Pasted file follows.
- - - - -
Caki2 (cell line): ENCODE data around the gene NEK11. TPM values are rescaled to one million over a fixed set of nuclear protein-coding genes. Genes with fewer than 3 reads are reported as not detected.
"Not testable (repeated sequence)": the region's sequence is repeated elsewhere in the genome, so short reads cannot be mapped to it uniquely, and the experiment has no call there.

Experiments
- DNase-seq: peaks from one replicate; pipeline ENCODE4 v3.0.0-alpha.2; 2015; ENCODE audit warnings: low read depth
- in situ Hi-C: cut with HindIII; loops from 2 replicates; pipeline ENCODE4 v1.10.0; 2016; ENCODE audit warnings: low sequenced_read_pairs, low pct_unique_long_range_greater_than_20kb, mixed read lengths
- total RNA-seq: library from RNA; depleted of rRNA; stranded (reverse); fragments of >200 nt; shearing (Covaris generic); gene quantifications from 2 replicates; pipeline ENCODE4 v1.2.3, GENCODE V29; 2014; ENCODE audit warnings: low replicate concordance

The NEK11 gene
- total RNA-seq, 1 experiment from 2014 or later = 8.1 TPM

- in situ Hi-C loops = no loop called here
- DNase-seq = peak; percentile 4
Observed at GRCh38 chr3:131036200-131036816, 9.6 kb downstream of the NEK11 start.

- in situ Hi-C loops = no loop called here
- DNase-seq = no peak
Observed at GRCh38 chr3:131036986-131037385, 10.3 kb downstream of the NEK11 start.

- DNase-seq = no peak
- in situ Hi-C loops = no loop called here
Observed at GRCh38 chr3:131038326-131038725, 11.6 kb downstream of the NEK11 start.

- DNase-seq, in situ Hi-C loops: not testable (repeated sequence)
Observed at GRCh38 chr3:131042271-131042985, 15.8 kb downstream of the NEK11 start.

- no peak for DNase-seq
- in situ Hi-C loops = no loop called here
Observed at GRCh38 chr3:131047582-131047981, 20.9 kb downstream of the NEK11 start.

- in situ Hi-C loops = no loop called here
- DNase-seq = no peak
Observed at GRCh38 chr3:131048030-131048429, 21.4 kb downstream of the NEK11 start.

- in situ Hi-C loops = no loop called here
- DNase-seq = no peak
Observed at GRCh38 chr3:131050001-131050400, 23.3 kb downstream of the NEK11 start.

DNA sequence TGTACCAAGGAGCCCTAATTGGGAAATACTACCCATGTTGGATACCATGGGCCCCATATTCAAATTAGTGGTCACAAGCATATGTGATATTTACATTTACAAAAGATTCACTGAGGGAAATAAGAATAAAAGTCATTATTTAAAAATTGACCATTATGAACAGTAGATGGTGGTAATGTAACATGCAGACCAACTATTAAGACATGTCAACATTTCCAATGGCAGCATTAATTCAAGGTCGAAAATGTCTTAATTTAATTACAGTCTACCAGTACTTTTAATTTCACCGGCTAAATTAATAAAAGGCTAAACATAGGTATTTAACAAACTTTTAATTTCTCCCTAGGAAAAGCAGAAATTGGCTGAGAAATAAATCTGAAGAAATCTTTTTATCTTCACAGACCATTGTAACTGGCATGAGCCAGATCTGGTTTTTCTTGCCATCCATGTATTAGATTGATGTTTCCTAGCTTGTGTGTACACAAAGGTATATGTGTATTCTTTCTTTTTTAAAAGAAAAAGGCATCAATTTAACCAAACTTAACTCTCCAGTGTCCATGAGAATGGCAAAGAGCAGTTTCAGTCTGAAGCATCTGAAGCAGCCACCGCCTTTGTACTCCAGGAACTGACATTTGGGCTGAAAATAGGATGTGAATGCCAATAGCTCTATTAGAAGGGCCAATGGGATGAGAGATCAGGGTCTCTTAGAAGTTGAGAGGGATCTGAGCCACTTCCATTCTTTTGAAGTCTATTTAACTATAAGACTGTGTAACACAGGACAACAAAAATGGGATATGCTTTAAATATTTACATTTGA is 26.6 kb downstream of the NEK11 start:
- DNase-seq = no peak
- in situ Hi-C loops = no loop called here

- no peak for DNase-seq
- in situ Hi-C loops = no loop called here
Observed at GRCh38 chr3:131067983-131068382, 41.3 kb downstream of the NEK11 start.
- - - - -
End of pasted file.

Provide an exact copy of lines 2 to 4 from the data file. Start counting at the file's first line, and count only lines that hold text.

"Not testable (repeated sequence)": the region's sequence is repeated elsewhere in the genome, so short reads cannot be mapped to it uniquely, and the experiment has no call there.

Experiments
- DNase-seq: peaks from one replicate; pipeline ENCODE4 v3.0.0-alpha.2; 2015; ENCODE audit warnings: low read depth